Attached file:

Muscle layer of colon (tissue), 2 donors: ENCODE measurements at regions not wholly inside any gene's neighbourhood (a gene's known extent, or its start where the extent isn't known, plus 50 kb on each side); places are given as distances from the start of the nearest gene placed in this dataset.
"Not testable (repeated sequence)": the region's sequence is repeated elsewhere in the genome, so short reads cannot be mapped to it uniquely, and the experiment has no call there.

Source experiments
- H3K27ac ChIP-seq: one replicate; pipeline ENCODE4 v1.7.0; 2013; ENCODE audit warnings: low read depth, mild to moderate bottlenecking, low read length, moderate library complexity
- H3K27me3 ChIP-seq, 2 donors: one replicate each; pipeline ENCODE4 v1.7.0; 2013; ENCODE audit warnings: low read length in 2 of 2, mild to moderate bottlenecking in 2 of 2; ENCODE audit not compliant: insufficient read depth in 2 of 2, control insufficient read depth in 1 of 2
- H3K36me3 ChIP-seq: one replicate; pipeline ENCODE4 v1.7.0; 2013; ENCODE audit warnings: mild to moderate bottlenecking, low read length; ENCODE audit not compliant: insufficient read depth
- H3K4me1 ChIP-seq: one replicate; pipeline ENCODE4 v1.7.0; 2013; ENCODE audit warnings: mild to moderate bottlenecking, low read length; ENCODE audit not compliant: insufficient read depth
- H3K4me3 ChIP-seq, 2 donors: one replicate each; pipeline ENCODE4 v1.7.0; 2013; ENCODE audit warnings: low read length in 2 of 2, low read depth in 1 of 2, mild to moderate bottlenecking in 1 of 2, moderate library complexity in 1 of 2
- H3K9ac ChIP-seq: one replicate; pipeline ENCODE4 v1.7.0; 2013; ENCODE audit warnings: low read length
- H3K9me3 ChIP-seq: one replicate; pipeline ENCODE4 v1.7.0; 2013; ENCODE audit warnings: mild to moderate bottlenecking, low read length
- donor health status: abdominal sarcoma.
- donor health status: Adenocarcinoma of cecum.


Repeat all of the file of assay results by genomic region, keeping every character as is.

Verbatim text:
Muscle layer of colon (tissue), 2 donors: ENCODE measurements at regions not wholly inside any gene's neighbourhood (a gene's known extent, or its start where the extent isn't known, plus 50 kb on each side); places are given as distances from the start of the nearest gene placed in this dataset.
"Not testable (repeated sequence)": the region's sequence is repeated elsewhere in the genome, so short reads cannot be mapped to it uniquely, and the experiment has no call there.

Source experiments
- H3K27ac ChIP-seq: one replicate; pipeline ENCODE4 v1.7.0; 2013; ENCODE audit warnings: low read depth, mild to moderate bottlenecking, low read length, moderate library complexity
- H3K27me3 ChIP-seq, 2 donors: one replicate each; pipeline ENCODE4 v1.7.0; 2013; ENCODE audit warnings: low read length in 2 of 2, mild to moderate bottlenecking in 2 of 2; ENCODE audit not compliant: insufficient read depth in 2 of 2, control insufficient read depth in 1 of 2
- H3K36me3 ChIP-seq: one replicate; pipeline ENCODE4 v1.7.0; 2013; ENCODE audit warnings: mild to moderate bottlenecking, low read length; ENCODE audit not compliant: insufficient read depth
- H3K4me1 ChIP-seq: one replicate; pipeline ENCODE4 v1.7.0; 2013; ENCODE audit warnings: mild to moderate bottlenecking, low read length; ENCODE audit not compliant: insufficient read depth
- H3K4me3 ChIP-seq, 2 donors: one replicate each; pipeline ENCODE4 v1.7.0; 2013; ENCODE audit warnings: low read length in 2 of 2, low read depth in 1 of 2, mild to moderate bottlenecking in 1 of 2, moderate library complexity in 1 of 2
- H3K9ac ChIP-seq: one replicate; pipeline ENCODE4 v1.7.0; 2013; ENCODE audit warnings: low read length
- H3K9me3 ChIP-seq: one replicate; pipeline ENCODE4 v1.7.0; 2013; ENCODE audit warnings: mild to moderate bottlenecking, low read length
- donor health status: abdominal sarcoma.
- donor health status: Adenocarcinoma of cecum.